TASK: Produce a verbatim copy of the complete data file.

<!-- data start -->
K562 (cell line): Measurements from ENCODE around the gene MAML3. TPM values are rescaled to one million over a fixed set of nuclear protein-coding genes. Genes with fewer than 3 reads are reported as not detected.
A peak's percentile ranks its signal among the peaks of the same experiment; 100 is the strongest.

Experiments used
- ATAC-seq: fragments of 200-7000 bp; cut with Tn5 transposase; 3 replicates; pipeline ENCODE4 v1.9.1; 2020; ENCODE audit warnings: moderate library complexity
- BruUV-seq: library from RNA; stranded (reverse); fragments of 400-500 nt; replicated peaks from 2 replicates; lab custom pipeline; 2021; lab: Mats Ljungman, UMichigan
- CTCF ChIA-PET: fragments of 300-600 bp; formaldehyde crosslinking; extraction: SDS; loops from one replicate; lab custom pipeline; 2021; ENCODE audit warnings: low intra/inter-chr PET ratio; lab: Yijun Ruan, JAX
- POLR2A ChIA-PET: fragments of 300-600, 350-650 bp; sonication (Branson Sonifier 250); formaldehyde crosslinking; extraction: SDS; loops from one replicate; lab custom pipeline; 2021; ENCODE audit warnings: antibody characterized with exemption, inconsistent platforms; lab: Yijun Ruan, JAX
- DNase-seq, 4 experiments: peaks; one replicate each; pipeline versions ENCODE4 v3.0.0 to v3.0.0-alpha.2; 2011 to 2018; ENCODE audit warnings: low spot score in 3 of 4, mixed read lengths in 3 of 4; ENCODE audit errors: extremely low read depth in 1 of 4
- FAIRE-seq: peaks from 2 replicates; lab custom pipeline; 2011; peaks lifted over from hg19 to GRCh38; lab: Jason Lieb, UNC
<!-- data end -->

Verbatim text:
K562 (cell line): Measurements from ENCODE around the gene MAML3. TPM values are rescaled to one million over a fixed set of nuclear protein-coding genes. Genes with fewer than 3 reads are reported as not detected.
A peak's percentile ranks its signal among the peaks of the same experiment; 100 is the strongest.

Experiments used
- ATAC-seq: fragments of 200-7000 bp; cut with Tn5 transposase; 3 replicates; pipeline ENCODE4 v1.9.1; 2020; ENCODE audit warnings: moderate library complexity
- BruUV-seq: library from RNA; stranded (reverse); fragments of 400-500 nt; replicated peaks from 2 replicates; lab custom pipeline; 2021; lab: Mats Ljungman, UMichigan
- CTCF ChIA-PET: fragments of 300-600 bp; formaldehyde crosslinking; extraction: SDS; loops from one replicate; lab custom pipeline; 2021; ENCODE audit warnings: low intra/inter-chr PET ratio; lab: Yijun Ruan, JAX
- POLR2A ChIA-PET: fragments of 300-600, 350-650 bp; sonication (Branson Sonifier 250); formaldehyde crosslinking; extraction: SDS; loops from one replicate; lab custom pipeline; 2021; ENCODE audit warnings: antibody characterized with exemption, inconsistent platforms; lab: Yijun Ruan, JAX
- DNase-seq, 4 experiments: peaks; one replicate each; pipeline versions ENCODE4 v3.0.0 to v3.0.0-alpha.2; 2011 to 2018; ENCODE audit warnings: low spot score in 3 of 4, mixed read lengths in 3 of 4; ENCODE audit errors: extremely low read depth in 1 of 4
- FAIRE-seq: peaks from 2 replicates; lab custom pipeline; 2011; peaks lifted over from hg19 to GRCh38; lab: Jason Lieb, UNC